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NAR’s New Forecast For The U.S. Real Estate Market


What does U.S. housing market data suggest is in store for the upcoming summer season?

Chief Economist of the National Association of Realtors (NAR), Lawrence Yun, delivered an extensive 100 slide presentation on the state of the economy, and emerging market trends at the Residential Real Estate Forum in Washington, DC on May 15th, 2014. So where are we now, and what’s coming?

According to Yun’s report:

  • Job to population ratio (over age 16) is still back to 1969 levels
  • GDP actually contracted in Q1 2014, and is in negative territory for first time since Q1 2011
  • No fresh recession is in sight according to economic indicators
  • Estimate home sales for 2014 are down from 2013
  • Home sales are still down dramatically from over 6M in 2004
  • Despite talk of multi-generational housing the number of people per household steadily shrank from 1968 to 2012
  • The early 2014 slowdown was a result of bad weather, lack of inventory, home prices recovering too fast, tight mortgage credit, and mortgage rates going up

On the current state of the market:

  • Listing inventory is now down to about 50% of mid 2007 levels
  • Median existing sales prices are forecast to hit $208,200 in 2014, yielding a $40k average equity rise in 3yrs
  • 30% of U.S. homeowners have no mortgage
  • 30% have loan rates of 4.3% or lower
  • 30% of homeowners have interest rates higher than 4.3%
  • Higher interest rates are emerging
  • Issues in rental market are pitting ‘landlords from hell vs rent control’ as rental rates rise fast
  • New construction starts are up, but need to hit the 1.7M mark
  • New home sales are current less than one third of 2005 peak
  • Cost of construction is rising, while construction credit remains tight
  • New construction prices are significantly separating (upwards) from existing home sales prices

Trends and factors affecting the U.S. housing market ahead:

  • Fastest growing states for jobs include CA, NV, ND, CO, FL, TX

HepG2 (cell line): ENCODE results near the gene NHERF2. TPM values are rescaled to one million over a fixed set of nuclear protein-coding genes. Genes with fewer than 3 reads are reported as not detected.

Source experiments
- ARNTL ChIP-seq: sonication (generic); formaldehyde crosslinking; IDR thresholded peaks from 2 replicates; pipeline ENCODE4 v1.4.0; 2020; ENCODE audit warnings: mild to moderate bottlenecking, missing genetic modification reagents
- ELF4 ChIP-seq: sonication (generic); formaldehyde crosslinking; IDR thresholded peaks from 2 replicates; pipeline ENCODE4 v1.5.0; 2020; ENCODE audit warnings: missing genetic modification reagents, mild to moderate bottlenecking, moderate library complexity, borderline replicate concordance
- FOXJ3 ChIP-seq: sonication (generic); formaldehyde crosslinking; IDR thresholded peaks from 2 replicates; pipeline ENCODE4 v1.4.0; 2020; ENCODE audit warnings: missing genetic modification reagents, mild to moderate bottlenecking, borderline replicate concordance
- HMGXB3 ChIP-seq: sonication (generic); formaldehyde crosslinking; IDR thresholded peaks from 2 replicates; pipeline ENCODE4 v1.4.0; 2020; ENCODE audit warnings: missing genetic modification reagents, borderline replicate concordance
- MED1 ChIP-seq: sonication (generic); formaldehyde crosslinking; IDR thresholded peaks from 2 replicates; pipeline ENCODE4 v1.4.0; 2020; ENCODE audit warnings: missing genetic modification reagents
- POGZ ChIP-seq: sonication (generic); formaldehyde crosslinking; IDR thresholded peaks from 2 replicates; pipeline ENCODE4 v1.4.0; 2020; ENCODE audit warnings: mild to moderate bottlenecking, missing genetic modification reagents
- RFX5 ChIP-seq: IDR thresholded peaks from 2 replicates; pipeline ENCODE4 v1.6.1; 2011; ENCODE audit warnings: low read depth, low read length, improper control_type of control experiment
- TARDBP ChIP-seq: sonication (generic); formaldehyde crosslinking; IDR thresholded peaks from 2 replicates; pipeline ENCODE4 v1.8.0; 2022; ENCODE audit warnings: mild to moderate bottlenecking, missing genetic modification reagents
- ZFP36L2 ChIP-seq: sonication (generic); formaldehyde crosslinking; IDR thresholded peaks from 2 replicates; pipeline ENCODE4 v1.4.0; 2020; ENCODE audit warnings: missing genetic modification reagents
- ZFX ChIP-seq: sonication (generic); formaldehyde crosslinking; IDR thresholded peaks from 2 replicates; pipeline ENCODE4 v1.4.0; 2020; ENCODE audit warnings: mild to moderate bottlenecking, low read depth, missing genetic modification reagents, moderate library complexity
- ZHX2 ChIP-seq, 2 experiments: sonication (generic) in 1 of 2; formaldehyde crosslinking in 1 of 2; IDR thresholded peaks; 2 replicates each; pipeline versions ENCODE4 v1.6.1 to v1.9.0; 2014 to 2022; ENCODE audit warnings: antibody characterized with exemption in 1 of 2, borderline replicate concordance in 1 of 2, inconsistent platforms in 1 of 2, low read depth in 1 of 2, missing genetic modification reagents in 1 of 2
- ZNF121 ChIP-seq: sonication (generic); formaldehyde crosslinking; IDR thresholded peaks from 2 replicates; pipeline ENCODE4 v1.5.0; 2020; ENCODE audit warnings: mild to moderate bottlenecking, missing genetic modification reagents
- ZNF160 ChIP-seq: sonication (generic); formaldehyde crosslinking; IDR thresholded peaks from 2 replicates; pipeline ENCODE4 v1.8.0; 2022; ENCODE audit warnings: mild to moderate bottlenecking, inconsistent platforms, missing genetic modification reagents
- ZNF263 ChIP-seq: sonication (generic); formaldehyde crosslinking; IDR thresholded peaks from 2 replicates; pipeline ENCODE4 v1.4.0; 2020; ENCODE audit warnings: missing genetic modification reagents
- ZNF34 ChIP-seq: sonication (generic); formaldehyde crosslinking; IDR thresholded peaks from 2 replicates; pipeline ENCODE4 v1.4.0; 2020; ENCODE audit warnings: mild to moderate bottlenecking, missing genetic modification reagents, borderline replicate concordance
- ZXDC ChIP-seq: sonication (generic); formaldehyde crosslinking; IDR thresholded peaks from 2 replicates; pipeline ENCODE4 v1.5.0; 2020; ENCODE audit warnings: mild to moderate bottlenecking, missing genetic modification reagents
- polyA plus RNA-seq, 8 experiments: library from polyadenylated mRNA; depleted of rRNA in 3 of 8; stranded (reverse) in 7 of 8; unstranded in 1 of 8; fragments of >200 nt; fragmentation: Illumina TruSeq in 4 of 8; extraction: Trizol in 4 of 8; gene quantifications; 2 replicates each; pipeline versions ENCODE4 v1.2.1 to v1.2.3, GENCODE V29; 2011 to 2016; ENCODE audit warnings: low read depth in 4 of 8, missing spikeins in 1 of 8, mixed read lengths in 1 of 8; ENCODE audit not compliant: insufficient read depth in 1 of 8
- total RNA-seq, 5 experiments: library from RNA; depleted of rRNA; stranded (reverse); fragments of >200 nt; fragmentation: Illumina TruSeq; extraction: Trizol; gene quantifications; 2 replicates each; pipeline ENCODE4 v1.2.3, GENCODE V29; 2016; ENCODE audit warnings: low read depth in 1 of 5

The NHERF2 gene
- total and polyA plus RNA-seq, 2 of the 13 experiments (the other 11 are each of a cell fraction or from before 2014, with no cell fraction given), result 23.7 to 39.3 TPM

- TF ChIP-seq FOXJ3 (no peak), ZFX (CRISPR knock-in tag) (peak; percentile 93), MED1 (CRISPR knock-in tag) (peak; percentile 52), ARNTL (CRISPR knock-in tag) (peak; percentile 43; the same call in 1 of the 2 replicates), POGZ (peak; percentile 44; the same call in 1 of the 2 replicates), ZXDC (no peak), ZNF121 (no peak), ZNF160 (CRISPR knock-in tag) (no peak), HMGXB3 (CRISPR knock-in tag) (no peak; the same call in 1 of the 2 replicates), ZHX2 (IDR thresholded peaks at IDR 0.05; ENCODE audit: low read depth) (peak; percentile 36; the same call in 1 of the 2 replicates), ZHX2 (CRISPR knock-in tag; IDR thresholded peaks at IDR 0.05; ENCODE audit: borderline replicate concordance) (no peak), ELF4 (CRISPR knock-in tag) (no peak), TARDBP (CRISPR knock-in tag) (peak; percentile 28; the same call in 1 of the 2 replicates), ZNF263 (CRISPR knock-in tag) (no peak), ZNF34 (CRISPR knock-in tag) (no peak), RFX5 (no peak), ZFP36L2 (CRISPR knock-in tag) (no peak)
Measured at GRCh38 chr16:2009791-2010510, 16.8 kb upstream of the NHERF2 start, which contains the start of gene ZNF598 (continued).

• NAR forecasts interest rates heading up, confidence going up, business spending up, inflation up, job growth down in 2014, and slow GDP growth
  • Pent up demand for housing will increase sales in time
  • Vacation sales are swinging up substantially
  • Main foreigner buyers of U.S. homes in 2014 are expected to be from Mexico and China
  • 3M more young adults are living at home, but incomes are still down 10-15%, or they have no jobs
  • Student loan defaults are skyrocketing, blocking 10% of potential market from buying
  • A traditional single family buying boom was delayed by the crisis, should be expected
  • DOM are declining, now down to 53 days
  • All buyers are experiencing record affordability
  • Lack of down payment savings remains the biggest hurdle to home buyers
  • Most prospective home buyers misunderstand what actual down payment requirements are
  • 25% of under 35 year olds are debt free, a historical record
  • Median existing home prices are expected to hit $219k by 2015

In summary, consumers and real estate professionals should anticipate moderate economic and housing growth over the next two years, with potential for significant spikes in certain niches. The most significant gains will be made by those that understand these trends, and act to position themselves to meet needs and demand ahead of their competitors.

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